HMS Malaya (01)

Malaya as completed. She remained largely unchanged for her entire career. Photo in the collections of the Imperial War Museums.

Laid Down

HMS Malaya was the final Queen Elizabeth-class battleship. Laid down in October, 1913, Malaya was financed by the government of the Federated Malay States, and named for the protectorate. She commissioned on 1 February, 1916, and was one of the newest ships to participate in the Battle of Jutland that May. Malaya took considerable punishment during the Battle, receiving eight shell hits, and losing sixty five of her crew killed, with many wounded. Malaya remained with the Grand Fleet through the end of World War I, and saw extensive deployments to the Mediterranean between the Wars. In 1922, she carried the last Sultan of the Ottoman Empire to exile in Malta, and she was deployed to Haifa in 1938 to help control the Arab Revolt in Palestine. Malaya went on to serve in World War II, where she spent most of her time escorting convoys. Her presence in one warded off the German battlecruisers Scharnhorst and Gneisenau from attacking. She also saw action against the Italians, and bombarded Genoa in February, 1941. She was torpedoed by U-106 in March, 1941, and she spent four months undergoing repairs in the US. Malaya was placed in reserve in late 1943, and her secondary battery was removed to enhance her anti-aircraft guns. She was briefly used as a target for inert bombs, and was a reserve bombardment ship for the Normandy landings, but her sister Warspite received that honor. She was fully decommissioned in late 1944, and used as an accommodation ship. Malaya was sold and scrapped in 1948.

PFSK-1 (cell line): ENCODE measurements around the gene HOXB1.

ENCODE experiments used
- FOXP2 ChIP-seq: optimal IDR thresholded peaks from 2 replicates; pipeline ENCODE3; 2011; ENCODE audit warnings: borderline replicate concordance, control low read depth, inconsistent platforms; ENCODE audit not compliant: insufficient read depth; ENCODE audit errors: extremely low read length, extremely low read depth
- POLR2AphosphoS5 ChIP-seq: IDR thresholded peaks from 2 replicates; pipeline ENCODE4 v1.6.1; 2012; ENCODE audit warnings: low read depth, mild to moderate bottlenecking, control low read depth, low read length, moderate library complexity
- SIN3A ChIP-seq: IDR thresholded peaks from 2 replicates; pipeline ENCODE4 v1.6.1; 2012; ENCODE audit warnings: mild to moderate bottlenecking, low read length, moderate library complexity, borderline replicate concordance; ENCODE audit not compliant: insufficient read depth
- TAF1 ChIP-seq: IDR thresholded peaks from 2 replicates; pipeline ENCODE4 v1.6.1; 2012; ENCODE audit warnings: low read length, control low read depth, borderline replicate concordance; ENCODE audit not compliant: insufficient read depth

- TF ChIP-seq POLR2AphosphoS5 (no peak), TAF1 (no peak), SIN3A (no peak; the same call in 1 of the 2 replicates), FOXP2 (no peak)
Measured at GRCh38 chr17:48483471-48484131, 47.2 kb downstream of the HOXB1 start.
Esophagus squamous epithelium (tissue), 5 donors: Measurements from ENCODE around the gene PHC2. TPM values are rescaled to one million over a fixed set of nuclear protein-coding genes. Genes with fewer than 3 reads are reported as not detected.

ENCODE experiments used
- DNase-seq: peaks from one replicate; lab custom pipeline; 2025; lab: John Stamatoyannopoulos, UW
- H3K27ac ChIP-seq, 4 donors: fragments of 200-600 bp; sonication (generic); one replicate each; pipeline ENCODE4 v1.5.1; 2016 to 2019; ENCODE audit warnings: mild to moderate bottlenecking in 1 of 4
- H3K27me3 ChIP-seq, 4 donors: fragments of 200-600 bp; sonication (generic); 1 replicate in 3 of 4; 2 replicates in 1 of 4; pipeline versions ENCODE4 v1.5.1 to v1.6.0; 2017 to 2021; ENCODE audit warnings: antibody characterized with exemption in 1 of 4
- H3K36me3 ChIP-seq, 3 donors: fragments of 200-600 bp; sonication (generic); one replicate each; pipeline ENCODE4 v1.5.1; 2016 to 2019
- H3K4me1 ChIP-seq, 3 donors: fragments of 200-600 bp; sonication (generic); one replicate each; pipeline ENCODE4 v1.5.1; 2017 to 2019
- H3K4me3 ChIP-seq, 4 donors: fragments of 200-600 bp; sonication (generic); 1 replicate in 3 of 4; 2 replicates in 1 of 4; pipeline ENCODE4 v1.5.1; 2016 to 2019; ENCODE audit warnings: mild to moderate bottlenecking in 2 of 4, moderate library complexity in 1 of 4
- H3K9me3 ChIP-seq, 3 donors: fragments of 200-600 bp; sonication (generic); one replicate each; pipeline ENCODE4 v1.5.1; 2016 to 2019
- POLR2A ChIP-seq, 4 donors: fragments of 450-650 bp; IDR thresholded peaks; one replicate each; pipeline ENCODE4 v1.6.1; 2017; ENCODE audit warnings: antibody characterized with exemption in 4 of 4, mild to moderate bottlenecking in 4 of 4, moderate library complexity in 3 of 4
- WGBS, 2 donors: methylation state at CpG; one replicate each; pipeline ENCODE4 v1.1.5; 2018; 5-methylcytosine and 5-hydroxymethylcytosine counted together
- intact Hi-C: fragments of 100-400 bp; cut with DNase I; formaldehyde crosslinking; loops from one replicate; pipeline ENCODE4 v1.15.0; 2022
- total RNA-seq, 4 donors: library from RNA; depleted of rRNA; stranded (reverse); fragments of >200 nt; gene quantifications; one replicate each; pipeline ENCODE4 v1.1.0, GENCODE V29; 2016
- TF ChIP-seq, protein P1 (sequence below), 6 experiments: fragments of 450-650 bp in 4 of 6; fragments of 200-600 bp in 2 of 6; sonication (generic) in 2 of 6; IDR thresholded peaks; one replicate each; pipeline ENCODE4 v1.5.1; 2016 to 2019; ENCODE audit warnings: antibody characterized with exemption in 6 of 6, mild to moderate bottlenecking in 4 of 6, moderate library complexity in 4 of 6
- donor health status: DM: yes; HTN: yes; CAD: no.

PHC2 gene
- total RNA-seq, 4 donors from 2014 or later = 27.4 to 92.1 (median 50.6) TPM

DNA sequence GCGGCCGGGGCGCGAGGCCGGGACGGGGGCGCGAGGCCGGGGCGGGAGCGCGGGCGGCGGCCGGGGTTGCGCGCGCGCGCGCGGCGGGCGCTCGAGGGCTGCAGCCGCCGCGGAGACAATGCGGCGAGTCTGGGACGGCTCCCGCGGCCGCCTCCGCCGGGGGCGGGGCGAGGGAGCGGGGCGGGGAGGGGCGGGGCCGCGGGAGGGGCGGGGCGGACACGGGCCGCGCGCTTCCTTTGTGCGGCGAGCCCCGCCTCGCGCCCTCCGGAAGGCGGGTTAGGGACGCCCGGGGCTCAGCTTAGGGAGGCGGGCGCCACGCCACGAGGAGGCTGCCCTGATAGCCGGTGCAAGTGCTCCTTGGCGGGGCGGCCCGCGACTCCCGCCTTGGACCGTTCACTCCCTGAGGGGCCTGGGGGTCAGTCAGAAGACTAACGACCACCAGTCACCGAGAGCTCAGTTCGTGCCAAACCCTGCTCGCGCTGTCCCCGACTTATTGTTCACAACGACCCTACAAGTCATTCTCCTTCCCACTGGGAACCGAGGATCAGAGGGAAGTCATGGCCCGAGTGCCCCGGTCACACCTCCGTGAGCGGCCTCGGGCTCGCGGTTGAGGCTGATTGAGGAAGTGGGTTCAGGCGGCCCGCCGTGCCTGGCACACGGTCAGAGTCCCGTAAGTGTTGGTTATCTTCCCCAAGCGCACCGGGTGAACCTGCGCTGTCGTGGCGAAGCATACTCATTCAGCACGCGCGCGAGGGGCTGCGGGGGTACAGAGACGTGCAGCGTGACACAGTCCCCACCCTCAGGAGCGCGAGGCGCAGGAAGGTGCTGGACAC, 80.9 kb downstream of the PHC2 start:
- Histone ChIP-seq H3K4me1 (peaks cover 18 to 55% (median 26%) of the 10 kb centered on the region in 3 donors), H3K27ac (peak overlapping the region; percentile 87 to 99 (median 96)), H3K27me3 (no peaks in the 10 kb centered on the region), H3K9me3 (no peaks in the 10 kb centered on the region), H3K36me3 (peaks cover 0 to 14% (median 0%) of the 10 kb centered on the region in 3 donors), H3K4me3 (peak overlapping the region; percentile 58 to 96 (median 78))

Bonus Photos

An advertisement for Armstrong-Whitworth from the 1923 edition of Brassey's Naval Annual. HMS Malaya is featured proudly at the top as an example of their craftsmanship. Original believed to be in the public domain.

Bonus Information

Fun Fact: Malaya was flying a unique ensign at Jutland: that of the Federated Malay States.